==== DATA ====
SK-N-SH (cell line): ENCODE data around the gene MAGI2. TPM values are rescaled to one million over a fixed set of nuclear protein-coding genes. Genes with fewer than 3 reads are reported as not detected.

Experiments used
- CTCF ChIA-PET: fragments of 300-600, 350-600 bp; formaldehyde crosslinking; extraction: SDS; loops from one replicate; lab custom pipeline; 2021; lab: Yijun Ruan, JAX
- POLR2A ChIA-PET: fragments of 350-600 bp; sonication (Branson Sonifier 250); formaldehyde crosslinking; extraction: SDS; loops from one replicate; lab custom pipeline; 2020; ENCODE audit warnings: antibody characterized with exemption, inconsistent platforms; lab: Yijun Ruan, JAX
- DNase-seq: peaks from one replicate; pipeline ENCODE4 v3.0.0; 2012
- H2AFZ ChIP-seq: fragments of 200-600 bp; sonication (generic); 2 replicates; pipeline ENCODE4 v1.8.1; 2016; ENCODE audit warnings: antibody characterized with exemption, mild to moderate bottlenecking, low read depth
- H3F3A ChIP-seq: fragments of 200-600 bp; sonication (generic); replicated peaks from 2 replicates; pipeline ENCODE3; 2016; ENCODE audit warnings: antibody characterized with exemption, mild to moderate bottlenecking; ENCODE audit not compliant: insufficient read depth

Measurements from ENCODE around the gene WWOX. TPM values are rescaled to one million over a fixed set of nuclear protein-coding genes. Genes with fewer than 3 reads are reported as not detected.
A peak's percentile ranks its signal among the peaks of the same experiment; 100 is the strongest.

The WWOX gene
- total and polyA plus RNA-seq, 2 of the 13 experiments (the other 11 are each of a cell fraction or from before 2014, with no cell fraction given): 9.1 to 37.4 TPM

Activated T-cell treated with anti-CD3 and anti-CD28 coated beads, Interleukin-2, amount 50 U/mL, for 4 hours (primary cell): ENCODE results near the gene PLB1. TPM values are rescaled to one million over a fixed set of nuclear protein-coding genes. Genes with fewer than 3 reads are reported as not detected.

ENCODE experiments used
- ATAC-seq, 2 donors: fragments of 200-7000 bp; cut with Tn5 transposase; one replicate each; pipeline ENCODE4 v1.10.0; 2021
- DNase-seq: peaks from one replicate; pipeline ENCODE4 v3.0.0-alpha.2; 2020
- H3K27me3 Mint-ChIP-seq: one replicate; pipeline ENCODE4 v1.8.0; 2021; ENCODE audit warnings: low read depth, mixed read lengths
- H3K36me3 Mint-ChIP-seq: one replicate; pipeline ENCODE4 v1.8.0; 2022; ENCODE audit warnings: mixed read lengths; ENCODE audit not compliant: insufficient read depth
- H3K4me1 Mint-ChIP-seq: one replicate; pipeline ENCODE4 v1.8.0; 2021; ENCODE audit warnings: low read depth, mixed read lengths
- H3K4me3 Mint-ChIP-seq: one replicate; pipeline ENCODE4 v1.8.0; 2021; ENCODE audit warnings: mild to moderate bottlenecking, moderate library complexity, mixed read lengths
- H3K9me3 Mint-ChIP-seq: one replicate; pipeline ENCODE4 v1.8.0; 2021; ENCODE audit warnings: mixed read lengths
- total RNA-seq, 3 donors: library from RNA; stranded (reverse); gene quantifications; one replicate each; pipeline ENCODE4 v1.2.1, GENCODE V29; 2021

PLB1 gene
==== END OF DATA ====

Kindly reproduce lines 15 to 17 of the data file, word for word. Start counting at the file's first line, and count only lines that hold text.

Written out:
- DNase-seq: peaks from one replicate; pipeline ENCODE4 v3.0.0-alpha.2; 2020
- H3K27me3 Mint-ChIP-seq: one replicate; pipeline ENCODE4 v1.8.0; 2021; ENCODE audit warnings: low read depth, mixed read lengths
- H3K36me3 Mint-ChIP-seq: one replicate; pipeline ENCODE4 v1.8.0; 2022; ENCODE audit warnings: mixed read lengths; ENCODE audit not compliant: insufficient read depth